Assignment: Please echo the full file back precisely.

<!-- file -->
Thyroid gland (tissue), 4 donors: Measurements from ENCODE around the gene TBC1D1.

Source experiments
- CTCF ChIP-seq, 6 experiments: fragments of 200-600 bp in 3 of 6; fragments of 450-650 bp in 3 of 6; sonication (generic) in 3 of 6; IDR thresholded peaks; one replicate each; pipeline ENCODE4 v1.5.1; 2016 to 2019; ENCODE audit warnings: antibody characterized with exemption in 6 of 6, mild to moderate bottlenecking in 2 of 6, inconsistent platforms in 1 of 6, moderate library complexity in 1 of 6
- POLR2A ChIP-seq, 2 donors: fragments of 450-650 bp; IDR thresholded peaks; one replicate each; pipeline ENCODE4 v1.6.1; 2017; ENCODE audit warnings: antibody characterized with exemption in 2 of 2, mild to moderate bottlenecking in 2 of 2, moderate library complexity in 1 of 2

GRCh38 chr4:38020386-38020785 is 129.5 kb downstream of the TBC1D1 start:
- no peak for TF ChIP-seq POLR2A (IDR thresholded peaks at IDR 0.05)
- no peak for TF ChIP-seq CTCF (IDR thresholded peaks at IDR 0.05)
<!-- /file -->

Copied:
Thyroid gland (tissue), 4 donors: Measurements from ENCODE around the gene TBC1D1.

Source experiments
- CTCF ChIP-seq, 6 experiments: fragments of 200-600 bp in 3 of 6; fragments of 450-650 bp in 3 of 6; sonication (generic) in 3 of 6; IDR thresholded peaks; one replicate each; pipeline ENCODE4 v1.5.1; 2016 to 2019; ENCODE audit warnings: antibody characterized with exemption in 6 of 6, mild to moderate bottlenecking in 2 of 6, inconsistent platforms in 1 of 6, moderate library complexity in 1 of 6
- POLR2A ChIP-seq, 2 donors: fragments of 450-650 bp; IDR thresholded peaks; one replicate each; pipeline ENCODE4 v1.6.1; 2017; ENCODE audit warnings: antibody characterized with exemption in 2 of 2, mild to moderate bottlenecking in 2 of 2, moderate library complexity in 1 of 2

GRCh38 chr4:38020386-38020785 is 129.5 kb downstream of the TBC1D1 start:
- no peak for TF ChIP-seq POLR2A (IDR thresholded peaks at IDR 0.05)
- no peak for TF ChIP-seq CTCF (IDR thresholded peaks at IDR 0.05)